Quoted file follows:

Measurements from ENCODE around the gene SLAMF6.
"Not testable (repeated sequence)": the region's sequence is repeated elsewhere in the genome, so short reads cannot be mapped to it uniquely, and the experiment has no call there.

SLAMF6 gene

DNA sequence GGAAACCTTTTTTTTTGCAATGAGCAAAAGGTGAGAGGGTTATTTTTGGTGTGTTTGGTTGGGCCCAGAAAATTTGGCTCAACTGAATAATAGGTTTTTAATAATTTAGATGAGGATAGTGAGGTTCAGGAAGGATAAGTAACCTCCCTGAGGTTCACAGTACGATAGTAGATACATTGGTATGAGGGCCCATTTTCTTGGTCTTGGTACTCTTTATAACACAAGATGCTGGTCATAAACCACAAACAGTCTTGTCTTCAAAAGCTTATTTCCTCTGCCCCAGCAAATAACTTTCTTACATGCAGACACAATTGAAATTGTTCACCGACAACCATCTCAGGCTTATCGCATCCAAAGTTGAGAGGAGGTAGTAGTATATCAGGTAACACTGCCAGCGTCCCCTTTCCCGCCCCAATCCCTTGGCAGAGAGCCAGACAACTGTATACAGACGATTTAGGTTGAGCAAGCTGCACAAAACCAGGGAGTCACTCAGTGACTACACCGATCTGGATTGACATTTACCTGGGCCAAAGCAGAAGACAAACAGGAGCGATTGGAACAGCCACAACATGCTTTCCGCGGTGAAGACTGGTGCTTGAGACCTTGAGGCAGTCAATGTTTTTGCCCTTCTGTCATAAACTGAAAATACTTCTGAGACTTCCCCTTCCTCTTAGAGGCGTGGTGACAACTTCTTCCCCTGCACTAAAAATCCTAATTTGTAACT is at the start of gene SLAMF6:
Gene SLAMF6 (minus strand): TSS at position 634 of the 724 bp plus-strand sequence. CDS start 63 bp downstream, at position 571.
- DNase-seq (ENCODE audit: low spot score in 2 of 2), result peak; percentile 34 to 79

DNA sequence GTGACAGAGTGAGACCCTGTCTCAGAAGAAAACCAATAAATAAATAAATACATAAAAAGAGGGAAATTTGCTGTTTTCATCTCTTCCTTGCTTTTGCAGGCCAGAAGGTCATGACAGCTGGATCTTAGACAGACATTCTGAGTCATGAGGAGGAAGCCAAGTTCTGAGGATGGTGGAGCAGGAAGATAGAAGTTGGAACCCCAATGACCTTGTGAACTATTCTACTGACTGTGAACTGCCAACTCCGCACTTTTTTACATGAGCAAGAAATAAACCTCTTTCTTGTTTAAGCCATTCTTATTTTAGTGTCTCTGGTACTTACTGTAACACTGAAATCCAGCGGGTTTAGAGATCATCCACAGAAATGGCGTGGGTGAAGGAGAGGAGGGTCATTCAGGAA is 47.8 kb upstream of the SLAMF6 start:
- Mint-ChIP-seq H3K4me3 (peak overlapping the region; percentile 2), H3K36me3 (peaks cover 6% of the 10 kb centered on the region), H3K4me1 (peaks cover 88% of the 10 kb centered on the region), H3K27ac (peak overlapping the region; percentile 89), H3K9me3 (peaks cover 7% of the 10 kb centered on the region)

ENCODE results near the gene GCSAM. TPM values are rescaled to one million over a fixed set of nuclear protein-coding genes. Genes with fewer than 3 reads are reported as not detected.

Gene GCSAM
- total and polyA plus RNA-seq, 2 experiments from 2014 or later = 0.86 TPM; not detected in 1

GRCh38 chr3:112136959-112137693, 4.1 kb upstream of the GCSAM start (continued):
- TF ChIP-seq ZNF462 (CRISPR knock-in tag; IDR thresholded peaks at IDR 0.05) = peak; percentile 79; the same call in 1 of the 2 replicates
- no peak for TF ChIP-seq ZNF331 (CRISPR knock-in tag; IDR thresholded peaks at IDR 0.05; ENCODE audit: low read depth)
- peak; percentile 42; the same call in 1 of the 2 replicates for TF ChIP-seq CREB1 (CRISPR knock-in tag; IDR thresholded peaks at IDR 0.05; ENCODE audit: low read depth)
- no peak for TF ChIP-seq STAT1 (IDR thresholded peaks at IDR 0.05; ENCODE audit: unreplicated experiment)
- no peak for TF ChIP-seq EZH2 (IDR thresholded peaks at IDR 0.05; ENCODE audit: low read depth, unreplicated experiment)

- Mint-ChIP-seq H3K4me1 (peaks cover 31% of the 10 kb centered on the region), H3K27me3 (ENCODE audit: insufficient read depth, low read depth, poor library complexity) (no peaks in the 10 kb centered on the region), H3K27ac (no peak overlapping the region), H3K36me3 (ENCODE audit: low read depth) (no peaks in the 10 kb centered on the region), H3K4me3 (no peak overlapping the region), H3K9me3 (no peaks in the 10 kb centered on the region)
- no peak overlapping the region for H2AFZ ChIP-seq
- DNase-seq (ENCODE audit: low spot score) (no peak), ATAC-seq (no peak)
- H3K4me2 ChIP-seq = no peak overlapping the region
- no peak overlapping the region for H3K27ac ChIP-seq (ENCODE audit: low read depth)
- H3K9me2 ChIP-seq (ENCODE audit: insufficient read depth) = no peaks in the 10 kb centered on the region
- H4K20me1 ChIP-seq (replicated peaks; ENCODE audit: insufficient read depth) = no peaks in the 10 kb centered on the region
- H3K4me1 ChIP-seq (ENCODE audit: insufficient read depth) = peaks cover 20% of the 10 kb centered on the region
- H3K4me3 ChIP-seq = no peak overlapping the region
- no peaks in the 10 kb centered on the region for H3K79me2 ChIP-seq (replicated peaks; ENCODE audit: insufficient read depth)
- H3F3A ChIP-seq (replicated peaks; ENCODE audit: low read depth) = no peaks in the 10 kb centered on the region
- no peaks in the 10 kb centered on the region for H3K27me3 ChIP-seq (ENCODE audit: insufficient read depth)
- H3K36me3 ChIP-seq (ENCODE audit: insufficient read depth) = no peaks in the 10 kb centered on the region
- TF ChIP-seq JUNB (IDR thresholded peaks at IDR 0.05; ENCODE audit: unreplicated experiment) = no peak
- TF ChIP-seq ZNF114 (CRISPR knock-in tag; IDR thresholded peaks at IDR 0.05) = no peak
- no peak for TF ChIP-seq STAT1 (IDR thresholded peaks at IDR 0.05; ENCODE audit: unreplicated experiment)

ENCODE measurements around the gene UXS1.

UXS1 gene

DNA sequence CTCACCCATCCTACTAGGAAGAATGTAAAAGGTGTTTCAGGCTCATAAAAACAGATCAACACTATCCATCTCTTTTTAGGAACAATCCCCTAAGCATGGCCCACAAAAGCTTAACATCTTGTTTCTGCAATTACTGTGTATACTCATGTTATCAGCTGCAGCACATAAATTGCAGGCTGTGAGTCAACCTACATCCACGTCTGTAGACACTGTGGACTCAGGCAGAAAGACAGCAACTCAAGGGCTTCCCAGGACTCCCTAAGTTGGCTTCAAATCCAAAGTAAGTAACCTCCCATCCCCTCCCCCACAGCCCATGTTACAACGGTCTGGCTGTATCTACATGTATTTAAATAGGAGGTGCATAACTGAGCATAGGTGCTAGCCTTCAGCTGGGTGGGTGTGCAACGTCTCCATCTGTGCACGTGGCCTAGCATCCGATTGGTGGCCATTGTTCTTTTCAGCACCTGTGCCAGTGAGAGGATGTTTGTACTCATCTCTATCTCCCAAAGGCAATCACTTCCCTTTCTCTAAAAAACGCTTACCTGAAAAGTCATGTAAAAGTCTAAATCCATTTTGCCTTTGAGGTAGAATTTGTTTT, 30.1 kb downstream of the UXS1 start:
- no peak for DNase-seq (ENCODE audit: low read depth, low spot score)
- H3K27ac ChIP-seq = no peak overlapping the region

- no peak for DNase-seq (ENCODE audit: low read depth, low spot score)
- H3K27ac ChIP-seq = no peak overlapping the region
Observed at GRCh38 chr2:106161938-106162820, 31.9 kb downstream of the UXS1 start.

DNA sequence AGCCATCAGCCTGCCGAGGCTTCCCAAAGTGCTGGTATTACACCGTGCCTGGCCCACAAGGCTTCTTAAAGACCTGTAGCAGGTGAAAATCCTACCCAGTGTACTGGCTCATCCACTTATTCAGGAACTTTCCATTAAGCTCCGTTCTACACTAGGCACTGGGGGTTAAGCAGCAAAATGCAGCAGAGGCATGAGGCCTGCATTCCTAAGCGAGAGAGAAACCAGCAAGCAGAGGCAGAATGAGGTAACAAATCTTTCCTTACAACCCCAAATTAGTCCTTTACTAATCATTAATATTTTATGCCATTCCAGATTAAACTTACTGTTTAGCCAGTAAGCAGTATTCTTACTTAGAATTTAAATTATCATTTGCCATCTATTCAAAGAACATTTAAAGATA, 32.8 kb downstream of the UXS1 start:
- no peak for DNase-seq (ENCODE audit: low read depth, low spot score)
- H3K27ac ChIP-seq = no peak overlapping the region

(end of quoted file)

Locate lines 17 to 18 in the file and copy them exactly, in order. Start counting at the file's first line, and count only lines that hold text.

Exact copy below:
- no peak for TF ChIP-seq EZH2 (IDR thresholded peaks at IDR 0.05; ENCODE audit: low read depth, unreplicated experiment)

- Mint-ChIP-seq H3K4me1 (peaks cover 31% of the 10 kb centered on the region), H3K27me3 (ENCODE audit: insufficient read depth, low read depth, poor library complexity) (no peaks in the 10 kb centered on the region), H3K27ac (no peak overlapping the region), H3K36me3 (ENCODE audit: low read depth) (no peaks in the 10 kb centered on the region), H3K4me3 (no peak overlapping the region), H3K9me3 (no peaks in the 10 kb centered on the region)